October 21, 1968


JAMA. 1968;206(4):886. doi:10.1001/jama.1968.03150040098024

"One world," the political slogan so popular a generation ago, is no longer a viable issue, but "one world" as a biological phenomenon furnishes one of the most pressing issues of the day. Another word for this subject is "ecology," a term popular among biologists and gradually becoming better known among the laity. The word means the mutual relationships between an organism and its environment, that is, the way they affect each other. The concept, "balance of nature," is quite familiar. This indicates the way different animal species tend to keep each other in check, but ecology also includes the inorganic factors in the environment.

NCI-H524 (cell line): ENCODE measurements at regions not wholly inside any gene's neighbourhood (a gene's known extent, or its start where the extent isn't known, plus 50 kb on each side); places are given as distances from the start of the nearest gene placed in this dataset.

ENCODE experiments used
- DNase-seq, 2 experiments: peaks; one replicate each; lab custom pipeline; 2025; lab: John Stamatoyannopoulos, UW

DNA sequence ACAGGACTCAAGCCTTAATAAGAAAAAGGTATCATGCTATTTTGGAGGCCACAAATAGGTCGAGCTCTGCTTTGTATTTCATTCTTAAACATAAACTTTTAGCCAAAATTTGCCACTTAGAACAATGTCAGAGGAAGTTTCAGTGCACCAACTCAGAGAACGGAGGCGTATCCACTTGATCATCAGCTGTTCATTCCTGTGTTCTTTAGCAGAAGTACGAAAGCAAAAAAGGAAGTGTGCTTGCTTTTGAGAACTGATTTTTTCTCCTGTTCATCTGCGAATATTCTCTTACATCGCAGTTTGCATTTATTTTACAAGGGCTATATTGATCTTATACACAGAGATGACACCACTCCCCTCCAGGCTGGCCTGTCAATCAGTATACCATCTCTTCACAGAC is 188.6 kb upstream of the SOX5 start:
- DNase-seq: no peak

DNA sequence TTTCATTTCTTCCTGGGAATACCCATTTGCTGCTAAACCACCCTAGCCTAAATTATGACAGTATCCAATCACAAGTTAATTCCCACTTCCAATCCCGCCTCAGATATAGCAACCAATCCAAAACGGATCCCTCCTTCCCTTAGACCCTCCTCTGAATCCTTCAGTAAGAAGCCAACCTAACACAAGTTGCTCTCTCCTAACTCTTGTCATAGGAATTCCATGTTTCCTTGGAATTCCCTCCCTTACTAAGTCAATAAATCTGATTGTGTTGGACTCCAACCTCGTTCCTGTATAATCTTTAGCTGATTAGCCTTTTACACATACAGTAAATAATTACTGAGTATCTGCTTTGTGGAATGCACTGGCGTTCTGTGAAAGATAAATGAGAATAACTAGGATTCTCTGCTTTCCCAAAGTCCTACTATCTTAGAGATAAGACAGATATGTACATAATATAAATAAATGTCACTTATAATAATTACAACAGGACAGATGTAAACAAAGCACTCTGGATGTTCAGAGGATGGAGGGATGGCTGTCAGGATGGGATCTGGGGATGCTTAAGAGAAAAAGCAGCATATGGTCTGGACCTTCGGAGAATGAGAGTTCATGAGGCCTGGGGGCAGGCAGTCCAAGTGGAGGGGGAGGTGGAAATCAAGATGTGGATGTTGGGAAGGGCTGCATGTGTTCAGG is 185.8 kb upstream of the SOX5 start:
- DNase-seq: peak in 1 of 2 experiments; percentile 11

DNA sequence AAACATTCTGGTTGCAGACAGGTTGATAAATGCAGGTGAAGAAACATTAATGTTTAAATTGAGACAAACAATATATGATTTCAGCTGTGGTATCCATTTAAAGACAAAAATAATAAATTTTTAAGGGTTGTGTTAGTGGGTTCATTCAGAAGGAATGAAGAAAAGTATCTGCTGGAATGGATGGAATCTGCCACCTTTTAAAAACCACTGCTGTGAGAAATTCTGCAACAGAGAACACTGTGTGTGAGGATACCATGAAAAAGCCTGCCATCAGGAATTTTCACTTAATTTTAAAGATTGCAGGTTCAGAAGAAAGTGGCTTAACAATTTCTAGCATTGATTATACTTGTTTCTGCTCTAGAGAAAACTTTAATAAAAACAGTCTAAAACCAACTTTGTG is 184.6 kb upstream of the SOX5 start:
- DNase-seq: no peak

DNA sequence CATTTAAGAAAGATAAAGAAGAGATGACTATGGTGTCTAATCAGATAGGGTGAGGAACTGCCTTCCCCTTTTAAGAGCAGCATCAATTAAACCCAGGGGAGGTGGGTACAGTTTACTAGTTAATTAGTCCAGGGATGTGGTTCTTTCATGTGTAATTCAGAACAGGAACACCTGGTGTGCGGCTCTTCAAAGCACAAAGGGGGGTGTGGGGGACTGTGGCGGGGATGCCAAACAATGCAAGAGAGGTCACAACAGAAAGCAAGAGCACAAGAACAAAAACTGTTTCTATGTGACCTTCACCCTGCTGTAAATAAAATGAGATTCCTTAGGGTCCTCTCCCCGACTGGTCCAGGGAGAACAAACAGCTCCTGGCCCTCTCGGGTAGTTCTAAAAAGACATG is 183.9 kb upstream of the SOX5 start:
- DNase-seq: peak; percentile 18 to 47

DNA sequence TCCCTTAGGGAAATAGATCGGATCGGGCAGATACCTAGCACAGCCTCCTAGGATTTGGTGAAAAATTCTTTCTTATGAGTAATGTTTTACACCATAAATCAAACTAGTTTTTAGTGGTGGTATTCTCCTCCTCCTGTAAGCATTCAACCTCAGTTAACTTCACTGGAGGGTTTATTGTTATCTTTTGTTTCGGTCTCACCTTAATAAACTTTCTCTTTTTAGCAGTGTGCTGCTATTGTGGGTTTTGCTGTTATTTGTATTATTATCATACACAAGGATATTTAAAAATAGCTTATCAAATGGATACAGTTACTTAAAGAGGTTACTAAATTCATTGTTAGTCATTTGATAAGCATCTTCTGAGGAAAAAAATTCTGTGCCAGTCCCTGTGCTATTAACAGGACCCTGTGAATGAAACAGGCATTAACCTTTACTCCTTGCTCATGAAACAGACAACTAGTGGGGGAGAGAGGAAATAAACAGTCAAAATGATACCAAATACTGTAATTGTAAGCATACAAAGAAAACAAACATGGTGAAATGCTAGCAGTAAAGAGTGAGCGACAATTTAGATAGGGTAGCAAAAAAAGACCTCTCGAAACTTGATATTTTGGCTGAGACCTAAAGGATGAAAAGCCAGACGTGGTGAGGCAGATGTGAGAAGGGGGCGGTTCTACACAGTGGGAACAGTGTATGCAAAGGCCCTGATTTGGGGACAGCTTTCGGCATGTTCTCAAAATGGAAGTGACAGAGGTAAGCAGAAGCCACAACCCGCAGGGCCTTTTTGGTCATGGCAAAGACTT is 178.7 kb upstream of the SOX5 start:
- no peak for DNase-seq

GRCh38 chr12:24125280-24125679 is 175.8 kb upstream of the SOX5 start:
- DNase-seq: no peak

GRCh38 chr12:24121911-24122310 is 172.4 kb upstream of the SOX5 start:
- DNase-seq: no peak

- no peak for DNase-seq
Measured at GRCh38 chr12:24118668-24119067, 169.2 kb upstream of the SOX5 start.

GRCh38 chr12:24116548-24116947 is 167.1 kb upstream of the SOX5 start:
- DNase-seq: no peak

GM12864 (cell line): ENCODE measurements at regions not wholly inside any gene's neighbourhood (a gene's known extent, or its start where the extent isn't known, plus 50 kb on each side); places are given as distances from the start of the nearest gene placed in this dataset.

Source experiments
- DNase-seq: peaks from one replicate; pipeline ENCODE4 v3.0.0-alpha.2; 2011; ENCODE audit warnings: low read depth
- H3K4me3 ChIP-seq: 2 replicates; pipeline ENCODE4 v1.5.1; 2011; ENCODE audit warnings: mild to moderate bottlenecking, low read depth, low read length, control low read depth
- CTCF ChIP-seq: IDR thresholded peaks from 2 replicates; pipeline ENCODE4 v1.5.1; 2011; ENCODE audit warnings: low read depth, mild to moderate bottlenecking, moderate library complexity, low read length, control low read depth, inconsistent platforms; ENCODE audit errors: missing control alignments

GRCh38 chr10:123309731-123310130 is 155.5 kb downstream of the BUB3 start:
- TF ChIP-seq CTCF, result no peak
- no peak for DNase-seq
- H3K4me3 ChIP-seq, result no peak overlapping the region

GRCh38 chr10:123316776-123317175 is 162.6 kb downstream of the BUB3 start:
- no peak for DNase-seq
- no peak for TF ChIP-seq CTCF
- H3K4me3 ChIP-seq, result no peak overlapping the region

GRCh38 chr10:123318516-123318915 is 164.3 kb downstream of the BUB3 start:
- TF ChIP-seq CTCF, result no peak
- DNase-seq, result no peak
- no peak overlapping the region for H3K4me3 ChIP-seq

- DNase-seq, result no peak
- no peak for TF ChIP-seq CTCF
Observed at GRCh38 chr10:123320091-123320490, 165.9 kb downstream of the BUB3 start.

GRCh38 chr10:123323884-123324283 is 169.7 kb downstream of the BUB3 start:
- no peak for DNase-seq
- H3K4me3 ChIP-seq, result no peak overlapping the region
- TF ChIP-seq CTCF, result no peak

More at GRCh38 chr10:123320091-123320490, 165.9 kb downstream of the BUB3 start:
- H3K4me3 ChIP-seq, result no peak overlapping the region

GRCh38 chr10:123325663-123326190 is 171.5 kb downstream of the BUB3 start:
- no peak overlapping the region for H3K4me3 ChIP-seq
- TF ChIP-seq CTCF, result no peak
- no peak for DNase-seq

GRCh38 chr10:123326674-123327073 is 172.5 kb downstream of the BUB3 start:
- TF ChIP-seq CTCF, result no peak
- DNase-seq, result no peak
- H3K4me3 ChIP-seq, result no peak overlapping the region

Physicians are familiar with the subject of "environmental health," with such obvious examples as lead or benzine or carbon monoxide or x-radiation, inducing disease in man. Conversely, some of the ways that man affects the environment are equally obvious—as cutting down forests or allowing the